Nuclear power could make a comeback
Southern Co., parent of Alabama Power, is testing public sentiment about the use of nuclear energy to generate electricity.
With no new plant licensed in nearly 30 years, Southern Co. is asking the Department of Energy for $245,000 to help fund a preliminary study of sites for new reactors.
The company stressed that applying for the grant doesn't imply that the energy giant will build new plants. Thus, funding a preliminary study is a way to see if the public's mood about nuclear power has changed since the days of the Three Mile Island accident that nearly resulted in a meltdown.
The best way to test is to conduct a study.
Things have changed in 30 years. The nuclear industry is much more sophisticated than when Three Mile Island happened and when Browns Ferry Nuclear Plant caught fire.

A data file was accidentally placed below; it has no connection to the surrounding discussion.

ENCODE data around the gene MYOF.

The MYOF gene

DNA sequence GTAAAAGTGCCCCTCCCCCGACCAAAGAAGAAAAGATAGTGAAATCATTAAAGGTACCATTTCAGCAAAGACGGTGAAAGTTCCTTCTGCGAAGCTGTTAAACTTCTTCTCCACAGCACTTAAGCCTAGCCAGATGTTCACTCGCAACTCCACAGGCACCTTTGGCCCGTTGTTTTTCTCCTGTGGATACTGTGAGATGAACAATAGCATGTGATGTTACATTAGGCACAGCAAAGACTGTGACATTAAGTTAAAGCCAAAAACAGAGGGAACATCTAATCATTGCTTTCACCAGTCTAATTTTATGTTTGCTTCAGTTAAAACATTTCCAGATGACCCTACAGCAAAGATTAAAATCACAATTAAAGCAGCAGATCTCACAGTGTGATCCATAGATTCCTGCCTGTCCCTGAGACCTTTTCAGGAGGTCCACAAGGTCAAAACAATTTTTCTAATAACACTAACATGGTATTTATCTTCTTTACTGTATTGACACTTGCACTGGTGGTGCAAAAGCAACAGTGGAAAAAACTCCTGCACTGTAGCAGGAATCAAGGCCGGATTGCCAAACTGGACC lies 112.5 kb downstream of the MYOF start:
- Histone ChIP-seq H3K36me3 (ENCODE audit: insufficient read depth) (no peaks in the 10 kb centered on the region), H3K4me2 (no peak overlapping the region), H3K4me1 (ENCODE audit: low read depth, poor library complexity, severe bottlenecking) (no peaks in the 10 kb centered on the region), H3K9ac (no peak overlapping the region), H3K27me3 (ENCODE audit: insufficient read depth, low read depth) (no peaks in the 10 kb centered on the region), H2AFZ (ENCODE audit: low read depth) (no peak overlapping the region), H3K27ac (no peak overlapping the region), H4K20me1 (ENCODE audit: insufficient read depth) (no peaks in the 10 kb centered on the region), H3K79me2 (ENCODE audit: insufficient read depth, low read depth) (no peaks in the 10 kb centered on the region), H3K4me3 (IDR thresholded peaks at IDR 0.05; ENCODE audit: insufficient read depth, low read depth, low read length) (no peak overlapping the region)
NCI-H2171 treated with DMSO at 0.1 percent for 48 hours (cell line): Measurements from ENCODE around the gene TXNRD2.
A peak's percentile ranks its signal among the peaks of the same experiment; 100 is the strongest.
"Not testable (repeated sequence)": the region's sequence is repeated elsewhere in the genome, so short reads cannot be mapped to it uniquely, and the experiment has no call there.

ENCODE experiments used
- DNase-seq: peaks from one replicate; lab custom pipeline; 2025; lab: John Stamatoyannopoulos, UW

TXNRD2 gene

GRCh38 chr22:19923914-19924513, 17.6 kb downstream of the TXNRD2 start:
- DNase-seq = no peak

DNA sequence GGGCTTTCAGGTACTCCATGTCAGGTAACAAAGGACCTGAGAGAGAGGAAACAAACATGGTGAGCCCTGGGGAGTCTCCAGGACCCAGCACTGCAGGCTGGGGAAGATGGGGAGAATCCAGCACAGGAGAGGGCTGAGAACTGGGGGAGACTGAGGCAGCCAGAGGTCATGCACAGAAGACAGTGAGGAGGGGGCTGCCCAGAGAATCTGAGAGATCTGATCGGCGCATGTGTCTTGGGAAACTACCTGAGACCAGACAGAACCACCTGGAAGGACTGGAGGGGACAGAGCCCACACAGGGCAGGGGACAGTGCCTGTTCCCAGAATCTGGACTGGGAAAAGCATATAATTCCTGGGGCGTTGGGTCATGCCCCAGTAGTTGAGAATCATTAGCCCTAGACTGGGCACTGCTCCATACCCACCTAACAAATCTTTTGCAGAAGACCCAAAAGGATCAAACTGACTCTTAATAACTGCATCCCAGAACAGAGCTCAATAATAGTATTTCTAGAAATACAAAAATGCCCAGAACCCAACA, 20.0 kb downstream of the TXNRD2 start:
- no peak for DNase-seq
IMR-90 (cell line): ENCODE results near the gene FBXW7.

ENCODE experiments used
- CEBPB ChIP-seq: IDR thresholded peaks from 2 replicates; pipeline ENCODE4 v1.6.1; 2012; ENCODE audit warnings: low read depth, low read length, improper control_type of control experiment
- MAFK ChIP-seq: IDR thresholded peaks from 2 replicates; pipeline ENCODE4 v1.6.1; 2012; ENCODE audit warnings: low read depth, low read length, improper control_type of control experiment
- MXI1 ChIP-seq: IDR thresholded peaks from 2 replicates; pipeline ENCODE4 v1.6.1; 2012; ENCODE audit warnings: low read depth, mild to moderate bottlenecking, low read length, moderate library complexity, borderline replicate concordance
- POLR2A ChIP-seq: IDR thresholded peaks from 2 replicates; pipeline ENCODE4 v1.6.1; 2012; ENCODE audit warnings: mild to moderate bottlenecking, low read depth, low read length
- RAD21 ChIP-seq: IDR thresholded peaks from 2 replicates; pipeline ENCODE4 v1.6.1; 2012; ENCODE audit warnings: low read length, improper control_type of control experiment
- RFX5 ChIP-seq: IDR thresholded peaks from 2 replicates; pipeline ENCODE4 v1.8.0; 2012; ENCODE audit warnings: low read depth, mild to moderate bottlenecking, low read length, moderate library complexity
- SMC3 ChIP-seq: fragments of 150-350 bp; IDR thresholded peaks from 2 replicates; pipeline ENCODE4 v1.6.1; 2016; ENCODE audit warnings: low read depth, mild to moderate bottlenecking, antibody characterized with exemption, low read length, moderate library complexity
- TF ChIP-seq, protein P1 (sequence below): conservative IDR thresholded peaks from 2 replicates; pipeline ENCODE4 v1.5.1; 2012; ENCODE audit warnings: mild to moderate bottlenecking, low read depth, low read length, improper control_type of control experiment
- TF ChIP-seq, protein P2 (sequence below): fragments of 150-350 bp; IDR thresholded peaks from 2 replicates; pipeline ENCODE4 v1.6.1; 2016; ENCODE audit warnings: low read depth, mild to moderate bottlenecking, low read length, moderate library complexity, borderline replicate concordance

Plants today rarely have to shut down because of technical or operator problems. The two units operating at Browns Ferry rarely get public notice today.
The renewed interest in building plants comes, however, with concern about President Bush's push to get more of them on line.
With the nation mired in an energy crunch, the administration wants to streamline nuclear licensing, which should be attractive to power companies. But so would cutting a corner here and there to push along construction be attractive to bottom-line companies.
Surely there is compromise between the past and present that won't endanger the public while making these plants more profitable to construct and operate.
The nation runs on energy, and nuclear power is a vital part of the mix. For example, when Unit 1 at Browns Ferry comes back on line, it will generate enough electricity to serve 650,000 residences and businesses.